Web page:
Glossary

Arch - The arch of the foot is the area of the bottom of the foot between the heel pad and toe pad.

Acrokeratosis verruciformis - a hereditary dermatosis characterized by the presence of numerous flat wart-like papules on the dorsal aspect of the hand, foot, elbow, and knee.

Ankle - the part of the leg just above the foot; the joint between the leg and the foot. It is a hinge joint formed by the junction of the tibia and fibula with the talus, or ankle bone. The bones are cushioned by cartilage and connected by a number of ligaments, tendons, and muscles that strengthen the joint and enable it to be moved. Because it is in almost constant use, the ankle is particularly susceptible to injuries, such as sprain and fracture. It is also often one of the first joints to be affected by arthritis or gout.

Ankle clonus - a series of abnormal reflex movements of the foot, induced by sudden dorsiflexion, causing alternate contraction and relaxation of the triceps surae muscle.

Athlete's foot - a fungal infection of the skin of the foot; called also tinea pedis. It causes itching and often blisters and cracks, usually between the toes. Causative agents are Candida albicans, Epidermophyton floccosum, and species of Trichophyton, which thrive on warmth and dampness. If not arrested, it can cause a rash and itching in other parts of the body as well. It is likely to be recurrent, since the fungus survives under the toenails and reappears when conditions are favorable. Although Athlete''s foot is usually little more than an uncomfortable nuisance, its open sores provide excellent sites for more serious infections. Early treatment and health care supervision insure correct diagnosis and prevention of complications. Specific diagnosis is made by microscopic examination or culture of skin scrapings for the fungus.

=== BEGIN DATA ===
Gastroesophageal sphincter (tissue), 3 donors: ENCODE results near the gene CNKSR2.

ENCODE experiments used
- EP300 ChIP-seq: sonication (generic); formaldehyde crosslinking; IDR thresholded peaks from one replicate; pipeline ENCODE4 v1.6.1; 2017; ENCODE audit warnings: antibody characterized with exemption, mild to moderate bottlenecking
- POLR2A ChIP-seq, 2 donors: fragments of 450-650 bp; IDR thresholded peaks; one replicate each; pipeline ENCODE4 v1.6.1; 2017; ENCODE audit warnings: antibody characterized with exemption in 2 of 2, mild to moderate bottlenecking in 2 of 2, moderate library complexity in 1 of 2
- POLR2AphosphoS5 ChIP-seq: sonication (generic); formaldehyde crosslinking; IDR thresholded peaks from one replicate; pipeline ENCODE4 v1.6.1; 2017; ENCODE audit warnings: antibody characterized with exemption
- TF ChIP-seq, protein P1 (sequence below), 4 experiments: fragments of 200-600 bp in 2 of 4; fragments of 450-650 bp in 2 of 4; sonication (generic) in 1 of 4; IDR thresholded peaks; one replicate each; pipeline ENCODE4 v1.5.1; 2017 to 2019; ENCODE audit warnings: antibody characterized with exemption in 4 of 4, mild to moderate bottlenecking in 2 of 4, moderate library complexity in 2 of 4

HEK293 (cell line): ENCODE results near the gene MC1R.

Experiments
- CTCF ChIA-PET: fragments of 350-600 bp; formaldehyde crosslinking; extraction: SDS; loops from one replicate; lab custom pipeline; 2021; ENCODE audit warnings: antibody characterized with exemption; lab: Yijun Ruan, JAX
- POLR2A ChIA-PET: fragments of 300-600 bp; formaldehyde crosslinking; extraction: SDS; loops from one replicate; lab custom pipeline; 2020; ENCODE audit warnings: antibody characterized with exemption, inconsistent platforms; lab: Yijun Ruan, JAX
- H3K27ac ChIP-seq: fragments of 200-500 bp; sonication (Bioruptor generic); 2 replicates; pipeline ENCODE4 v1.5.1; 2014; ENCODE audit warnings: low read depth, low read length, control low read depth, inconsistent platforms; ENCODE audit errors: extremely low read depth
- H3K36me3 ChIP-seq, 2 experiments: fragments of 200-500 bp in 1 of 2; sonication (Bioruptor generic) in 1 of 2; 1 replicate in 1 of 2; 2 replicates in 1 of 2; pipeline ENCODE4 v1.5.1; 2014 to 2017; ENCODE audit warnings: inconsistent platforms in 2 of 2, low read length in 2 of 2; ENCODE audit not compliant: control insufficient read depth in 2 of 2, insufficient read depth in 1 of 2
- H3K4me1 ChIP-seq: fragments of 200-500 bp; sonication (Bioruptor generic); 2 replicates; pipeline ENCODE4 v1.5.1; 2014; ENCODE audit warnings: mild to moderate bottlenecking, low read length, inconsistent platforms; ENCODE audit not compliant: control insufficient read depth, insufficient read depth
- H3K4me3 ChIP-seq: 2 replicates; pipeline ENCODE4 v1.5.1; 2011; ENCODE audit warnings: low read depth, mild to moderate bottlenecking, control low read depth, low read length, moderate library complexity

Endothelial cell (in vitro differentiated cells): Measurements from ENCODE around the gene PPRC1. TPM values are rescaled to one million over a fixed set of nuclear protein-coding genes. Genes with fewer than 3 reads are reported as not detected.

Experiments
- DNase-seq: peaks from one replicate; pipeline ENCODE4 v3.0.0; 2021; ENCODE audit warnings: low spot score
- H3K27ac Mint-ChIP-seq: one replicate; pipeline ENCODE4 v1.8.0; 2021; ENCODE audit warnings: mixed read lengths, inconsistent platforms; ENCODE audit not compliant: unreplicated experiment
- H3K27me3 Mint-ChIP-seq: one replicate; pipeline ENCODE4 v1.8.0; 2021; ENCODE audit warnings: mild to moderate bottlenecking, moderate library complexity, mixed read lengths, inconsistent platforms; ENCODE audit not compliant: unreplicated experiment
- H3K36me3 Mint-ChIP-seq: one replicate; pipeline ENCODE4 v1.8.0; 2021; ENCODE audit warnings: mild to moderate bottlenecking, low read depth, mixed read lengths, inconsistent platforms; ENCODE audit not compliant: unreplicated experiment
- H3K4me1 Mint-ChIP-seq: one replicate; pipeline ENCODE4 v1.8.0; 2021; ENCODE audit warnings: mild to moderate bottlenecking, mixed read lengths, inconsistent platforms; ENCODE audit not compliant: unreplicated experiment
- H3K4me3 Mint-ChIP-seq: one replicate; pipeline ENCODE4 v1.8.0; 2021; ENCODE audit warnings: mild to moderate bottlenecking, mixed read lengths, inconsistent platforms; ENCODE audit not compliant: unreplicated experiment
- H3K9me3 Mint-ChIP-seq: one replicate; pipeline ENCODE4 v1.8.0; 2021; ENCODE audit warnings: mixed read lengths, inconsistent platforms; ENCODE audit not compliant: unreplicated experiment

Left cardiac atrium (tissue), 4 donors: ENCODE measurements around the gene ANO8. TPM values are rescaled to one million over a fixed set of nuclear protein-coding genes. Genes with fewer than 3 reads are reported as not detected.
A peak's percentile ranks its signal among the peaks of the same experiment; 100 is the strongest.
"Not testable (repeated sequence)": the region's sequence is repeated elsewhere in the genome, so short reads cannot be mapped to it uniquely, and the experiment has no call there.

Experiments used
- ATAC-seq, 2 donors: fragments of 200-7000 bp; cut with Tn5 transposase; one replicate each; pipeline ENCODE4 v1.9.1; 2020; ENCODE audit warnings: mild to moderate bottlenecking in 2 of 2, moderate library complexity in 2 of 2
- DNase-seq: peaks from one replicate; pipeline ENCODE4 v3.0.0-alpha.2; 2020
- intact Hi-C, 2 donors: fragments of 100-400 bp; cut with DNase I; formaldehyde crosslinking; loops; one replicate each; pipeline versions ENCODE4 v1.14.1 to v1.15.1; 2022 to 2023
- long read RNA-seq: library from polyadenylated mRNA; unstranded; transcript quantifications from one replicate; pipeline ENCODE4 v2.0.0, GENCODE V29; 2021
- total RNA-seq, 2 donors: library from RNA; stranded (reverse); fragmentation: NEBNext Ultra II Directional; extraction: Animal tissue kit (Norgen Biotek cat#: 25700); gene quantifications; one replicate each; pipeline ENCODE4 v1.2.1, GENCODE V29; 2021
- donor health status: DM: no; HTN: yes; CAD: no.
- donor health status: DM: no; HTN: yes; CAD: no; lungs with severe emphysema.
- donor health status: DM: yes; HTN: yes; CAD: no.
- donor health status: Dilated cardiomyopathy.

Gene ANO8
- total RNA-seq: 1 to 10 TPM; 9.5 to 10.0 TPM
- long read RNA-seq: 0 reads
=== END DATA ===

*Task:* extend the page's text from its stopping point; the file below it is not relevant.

Ganglion masses, or cysts, are normally removed through surgery. Most cyst removal surgeries are performed on an outpatient basis. Contact our office to have this procedure performed.

During the procedure, the cyst is dissected from the surrounding soft tissues and removed. The recovery period depends on the location of the ganglion and the amount of dissection required during surgery. In many cases, patients receive a splint or below-the-knee cast. The surgeon may require the patient to use crutches for several days to up to three weeks. This level of protection may be necessary if the ganglion is near the ankle joint.

Possible complications from cyst removal surgery include infection, excessive swelling, and nerve damage.




Sterling and Gaston